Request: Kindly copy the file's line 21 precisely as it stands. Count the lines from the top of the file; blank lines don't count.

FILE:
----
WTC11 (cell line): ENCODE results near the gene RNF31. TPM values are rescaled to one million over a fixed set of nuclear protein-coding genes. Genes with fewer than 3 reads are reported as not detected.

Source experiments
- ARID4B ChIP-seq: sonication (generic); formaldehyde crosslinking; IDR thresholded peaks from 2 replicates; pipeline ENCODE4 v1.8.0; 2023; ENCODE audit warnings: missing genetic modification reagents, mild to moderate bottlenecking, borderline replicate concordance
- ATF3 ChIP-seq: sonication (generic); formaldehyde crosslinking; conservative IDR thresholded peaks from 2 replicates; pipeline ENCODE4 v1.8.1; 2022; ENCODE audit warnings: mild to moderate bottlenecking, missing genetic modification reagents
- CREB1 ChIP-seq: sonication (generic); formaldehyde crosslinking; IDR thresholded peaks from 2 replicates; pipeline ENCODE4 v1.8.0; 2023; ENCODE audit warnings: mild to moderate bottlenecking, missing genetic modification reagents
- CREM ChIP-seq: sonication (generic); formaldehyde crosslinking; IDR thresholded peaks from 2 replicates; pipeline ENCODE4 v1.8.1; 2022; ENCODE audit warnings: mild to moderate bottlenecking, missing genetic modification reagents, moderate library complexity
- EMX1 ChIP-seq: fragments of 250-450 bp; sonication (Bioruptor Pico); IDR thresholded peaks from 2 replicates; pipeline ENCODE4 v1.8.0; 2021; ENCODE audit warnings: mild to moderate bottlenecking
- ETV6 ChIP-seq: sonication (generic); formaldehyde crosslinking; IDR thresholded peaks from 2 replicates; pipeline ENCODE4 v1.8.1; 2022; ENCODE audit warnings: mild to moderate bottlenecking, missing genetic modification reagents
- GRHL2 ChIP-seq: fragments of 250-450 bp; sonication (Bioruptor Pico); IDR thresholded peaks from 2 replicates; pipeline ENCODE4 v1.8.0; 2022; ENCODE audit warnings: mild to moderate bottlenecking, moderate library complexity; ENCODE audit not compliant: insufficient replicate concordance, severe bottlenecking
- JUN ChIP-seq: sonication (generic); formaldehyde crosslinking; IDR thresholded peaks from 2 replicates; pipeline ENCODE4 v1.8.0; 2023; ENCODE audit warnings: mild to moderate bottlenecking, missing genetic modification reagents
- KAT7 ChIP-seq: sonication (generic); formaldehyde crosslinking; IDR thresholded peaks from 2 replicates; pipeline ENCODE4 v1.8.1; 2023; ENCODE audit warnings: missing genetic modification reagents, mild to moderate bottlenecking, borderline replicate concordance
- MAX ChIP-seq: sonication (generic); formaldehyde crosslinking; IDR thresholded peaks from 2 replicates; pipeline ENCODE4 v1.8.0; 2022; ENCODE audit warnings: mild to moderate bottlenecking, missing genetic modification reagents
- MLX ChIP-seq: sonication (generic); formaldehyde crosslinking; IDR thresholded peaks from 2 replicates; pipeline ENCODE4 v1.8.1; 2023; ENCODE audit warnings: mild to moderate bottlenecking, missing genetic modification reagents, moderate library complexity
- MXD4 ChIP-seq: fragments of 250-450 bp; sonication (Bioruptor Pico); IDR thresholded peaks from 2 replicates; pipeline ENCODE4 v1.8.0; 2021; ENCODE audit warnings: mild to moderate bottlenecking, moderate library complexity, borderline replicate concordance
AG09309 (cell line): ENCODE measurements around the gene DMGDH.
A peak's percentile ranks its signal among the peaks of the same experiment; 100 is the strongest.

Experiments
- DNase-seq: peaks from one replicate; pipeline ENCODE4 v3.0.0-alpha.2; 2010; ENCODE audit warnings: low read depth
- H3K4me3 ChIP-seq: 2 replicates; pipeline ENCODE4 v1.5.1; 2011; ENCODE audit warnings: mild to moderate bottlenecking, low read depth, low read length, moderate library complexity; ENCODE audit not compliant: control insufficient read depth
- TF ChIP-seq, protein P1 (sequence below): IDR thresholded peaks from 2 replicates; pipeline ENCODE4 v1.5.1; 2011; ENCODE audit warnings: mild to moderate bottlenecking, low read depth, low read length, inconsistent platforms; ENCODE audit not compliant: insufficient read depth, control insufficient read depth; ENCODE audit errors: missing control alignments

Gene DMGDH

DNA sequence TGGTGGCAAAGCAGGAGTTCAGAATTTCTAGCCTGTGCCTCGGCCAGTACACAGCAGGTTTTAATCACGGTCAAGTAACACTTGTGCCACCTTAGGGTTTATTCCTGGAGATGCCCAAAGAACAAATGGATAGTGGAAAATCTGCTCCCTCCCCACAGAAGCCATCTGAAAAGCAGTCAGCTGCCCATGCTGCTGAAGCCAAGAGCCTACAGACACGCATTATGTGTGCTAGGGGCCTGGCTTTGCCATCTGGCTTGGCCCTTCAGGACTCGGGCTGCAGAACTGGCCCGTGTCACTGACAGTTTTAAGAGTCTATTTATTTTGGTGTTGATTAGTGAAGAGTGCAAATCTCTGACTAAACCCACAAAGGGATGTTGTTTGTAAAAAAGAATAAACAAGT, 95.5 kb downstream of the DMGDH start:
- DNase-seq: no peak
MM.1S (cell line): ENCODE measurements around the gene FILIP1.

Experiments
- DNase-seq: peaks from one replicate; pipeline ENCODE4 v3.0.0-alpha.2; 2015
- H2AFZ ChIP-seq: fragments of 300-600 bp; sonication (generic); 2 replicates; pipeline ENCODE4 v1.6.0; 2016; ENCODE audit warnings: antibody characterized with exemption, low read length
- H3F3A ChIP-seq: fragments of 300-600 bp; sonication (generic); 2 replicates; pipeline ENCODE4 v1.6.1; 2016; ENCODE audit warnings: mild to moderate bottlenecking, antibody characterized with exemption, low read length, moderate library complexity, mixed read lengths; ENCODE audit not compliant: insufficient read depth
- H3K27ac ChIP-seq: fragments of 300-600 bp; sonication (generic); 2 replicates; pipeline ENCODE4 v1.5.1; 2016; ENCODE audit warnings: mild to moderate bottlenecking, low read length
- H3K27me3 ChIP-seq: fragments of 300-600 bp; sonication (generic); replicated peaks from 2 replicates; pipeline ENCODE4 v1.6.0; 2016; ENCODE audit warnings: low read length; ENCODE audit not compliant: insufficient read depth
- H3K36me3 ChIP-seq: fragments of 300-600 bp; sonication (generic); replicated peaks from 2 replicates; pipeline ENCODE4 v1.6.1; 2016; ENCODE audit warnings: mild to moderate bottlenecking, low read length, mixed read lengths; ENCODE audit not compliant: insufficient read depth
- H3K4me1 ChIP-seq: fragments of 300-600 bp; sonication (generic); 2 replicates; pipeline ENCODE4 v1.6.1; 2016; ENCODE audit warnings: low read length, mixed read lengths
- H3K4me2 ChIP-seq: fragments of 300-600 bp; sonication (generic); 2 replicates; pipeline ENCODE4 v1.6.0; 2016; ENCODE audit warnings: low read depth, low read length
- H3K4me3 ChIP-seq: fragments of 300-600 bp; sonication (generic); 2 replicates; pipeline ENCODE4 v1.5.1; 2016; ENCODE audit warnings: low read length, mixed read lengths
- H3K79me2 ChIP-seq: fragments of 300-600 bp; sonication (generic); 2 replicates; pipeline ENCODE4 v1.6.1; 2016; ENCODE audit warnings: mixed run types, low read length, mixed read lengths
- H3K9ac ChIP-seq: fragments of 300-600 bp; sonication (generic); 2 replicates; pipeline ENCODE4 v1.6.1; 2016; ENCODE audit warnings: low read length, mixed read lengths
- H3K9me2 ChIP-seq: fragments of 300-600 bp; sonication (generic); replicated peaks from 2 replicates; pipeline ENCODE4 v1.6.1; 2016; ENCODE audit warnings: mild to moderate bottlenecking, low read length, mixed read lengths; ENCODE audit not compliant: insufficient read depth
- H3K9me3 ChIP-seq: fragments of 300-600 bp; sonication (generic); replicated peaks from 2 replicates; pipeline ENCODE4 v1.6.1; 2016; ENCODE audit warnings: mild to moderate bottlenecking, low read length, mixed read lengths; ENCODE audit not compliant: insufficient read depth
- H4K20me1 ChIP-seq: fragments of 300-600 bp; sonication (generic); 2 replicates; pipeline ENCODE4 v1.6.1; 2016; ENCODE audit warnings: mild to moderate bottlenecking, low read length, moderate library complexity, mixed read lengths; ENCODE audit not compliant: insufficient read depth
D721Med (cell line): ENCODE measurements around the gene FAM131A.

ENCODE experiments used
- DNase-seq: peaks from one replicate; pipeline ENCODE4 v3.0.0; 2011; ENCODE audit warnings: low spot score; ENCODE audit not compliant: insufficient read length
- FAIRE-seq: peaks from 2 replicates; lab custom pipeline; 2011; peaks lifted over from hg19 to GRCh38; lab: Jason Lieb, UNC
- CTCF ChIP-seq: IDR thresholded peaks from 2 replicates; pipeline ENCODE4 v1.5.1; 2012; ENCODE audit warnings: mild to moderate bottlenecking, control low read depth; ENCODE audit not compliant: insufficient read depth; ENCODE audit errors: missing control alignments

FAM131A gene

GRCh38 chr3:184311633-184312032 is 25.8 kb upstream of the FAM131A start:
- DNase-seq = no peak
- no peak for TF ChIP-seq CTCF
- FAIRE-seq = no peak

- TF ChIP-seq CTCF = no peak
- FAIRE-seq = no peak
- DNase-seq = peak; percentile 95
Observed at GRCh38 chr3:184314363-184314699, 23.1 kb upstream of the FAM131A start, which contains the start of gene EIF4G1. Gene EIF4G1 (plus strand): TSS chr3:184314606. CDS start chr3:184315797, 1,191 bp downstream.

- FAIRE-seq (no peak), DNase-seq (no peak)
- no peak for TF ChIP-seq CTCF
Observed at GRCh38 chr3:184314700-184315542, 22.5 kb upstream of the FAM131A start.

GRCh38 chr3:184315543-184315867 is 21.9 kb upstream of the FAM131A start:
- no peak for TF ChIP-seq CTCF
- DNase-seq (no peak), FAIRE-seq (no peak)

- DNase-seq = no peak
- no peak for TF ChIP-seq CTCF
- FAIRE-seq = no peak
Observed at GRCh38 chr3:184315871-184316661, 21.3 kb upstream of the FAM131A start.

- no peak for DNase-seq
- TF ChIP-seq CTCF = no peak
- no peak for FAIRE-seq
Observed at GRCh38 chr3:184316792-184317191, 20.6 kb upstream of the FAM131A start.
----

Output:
Gene DMGDH